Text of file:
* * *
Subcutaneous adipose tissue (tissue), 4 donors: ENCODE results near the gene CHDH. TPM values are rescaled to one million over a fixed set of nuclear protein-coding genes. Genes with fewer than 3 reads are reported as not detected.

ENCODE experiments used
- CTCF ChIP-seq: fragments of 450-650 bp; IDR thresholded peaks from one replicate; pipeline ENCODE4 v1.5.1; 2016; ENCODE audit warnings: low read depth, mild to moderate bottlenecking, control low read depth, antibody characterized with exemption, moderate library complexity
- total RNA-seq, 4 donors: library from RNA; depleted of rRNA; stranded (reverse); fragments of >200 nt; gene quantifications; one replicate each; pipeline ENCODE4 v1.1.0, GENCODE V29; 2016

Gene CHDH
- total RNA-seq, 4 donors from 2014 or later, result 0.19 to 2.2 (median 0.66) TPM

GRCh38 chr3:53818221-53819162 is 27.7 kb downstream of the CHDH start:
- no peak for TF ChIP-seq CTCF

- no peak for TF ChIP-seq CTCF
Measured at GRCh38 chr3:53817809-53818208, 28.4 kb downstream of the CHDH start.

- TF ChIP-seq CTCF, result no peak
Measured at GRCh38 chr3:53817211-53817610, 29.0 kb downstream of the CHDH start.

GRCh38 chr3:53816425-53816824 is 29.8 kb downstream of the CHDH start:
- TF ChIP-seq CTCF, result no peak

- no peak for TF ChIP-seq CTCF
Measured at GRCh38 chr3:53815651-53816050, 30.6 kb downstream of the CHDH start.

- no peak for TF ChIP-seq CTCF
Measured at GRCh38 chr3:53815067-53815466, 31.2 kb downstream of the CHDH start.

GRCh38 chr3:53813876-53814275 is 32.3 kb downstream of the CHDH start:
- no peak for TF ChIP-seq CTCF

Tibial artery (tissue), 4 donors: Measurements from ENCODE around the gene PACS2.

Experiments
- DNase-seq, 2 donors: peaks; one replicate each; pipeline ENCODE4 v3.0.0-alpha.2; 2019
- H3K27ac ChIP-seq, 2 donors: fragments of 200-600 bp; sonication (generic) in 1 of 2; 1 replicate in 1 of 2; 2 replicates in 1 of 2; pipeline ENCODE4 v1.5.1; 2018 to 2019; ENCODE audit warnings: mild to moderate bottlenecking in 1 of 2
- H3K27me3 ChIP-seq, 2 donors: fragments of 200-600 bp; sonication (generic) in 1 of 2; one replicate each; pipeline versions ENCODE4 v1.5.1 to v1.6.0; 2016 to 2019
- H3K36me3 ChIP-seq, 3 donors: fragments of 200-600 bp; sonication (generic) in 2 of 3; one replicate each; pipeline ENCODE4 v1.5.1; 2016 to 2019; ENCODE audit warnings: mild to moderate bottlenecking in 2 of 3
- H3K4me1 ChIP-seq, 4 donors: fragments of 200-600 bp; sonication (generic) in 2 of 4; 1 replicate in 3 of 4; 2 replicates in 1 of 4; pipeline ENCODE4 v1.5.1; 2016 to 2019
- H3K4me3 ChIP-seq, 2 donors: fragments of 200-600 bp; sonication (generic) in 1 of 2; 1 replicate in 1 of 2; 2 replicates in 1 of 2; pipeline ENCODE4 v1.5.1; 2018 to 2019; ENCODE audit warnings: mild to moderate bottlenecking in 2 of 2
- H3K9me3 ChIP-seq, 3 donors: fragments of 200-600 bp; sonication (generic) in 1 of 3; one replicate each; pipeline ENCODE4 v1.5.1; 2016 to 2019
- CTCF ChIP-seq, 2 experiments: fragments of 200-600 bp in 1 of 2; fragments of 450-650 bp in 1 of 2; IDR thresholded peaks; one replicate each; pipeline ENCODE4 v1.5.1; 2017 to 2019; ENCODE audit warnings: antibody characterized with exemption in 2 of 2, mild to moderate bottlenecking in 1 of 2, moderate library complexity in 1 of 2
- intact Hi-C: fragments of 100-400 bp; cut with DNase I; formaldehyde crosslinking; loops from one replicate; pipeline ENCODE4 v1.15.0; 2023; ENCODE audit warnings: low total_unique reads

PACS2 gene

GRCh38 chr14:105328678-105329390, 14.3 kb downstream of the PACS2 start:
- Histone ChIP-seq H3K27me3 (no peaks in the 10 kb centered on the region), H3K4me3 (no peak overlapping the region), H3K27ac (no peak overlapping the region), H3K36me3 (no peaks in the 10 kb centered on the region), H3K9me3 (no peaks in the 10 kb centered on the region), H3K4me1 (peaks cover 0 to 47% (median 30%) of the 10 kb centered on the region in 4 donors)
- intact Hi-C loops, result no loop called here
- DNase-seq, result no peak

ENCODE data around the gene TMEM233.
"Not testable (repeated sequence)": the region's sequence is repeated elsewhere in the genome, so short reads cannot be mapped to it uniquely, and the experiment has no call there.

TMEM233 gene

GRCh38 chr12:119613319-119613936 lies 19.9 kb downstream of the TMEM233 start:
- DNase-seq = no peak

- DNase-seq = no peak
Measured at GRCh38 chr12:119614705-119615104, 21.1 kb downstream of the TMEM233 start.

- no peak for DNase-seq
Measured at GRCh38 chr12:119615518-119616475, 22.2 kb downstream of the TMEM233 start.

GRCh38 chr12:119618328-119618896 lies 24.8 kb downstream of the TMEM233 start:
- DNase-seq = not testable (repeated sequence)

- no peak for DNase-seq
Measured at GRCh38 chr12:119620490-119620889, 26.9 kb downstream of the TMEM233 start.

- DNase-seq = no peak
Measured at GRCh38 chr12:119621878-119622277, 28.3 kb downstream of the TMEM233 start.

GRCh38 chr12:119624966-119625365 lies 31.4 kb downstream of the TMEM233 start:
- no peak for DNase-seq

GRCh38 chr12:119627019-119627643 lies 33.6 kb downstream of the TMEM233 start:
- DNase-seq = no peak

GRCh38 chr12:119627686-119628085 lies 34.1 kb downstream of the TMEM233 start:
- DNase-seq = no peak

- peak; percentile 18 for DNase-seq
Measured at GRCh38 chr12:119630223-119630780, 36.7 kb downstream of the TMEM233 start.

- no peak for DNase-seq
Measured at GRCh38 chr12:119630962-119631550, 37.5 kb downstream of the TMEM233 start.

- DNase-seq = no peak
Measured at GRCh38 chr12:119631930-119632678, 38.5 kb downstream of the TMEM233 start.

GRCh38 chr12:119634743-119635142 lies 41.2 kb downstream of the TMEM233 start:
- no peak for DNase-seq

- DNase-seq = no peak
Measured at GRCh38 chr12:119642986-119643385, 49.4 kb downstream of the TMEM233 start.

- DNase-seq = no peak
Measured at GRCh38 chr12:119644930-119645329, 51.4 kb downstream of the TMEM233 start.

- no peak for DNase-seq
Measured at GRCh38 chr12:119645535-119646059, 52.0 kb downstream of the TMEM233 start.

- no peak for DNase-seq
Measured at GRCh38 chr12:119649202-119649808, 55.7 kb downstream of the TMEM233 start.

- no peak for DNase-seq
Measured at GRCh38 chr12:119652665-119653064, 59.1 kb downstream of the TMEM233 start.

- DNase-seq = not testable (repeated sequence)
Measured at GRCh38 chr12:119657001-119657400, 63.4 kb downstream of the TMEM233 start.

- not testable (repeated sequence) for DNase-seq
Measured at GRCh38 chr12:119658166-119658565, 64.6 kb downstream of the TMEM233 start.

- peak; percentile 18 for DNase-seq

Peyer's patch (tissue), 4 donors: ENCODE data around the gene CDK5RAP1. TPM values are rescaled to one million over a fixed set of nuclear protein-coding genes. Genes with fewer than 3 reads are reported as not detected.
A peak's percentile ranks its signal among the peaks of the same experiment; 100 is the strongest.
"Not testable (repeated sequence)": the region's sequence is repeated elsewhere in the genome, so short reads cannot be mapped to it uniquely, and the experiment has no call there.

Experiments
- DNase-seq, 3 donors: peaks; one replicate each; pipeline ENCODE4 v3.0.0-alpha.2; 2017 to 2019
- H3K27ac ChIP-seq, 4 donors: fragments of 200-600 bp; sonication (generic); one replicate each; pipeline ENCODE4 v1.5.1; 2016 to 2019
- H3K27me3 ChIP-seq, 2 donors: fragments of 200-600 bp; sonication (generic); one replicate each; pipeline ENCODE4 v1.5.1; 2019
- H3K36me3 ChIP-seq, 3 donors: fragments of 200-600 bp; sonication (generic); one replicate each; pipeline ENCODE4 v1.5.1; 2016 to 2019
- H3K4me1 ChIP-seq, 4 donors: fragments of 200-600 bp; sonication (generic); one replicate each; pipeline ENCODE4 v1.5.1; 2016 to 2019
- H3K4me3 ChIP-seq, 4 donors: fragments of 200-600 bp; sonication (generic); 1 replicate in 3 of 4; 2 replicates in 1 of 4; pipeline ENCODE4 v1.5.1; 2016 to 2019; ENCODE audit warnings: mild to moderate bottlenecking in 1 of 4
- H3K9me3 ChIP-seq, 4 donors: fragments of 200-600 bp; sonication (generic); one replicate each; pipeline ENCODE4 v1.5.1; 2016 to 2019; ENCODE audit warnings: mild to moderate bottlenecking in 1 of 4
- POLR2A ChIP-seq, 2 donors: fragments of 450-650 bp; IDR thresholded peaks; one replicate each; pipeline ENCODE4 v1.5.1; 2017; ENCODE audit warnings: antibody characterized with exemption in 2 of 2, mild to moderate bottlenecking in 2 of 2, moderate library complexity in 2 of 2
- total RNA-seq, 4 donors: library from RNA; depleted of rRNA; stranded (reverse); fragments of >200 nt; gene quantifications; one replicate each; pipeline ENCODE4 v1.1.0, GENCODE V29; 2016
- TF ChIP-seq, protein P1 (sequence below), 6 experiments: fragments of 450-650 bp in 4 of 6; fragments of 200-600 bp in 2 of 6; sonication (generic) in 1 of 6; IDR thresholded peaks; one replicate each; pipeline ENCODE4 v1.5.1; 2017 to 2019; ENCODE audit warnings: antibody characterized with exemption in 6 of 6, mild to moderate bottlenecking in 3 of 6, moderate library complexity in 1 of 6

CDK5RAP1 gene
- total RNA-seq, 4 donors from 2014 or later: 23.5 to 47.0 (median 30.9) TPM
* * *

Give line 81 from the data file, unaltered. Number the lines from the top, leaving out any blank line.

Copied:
Peyer's patch (tissue), 4 donors: ENCODE data around the gene CDK5RAP1. TPM values are rescaled to one million over a fixed set of nuclear protein-coding genes. Genes with fewer than 3 reads are reported as not detected.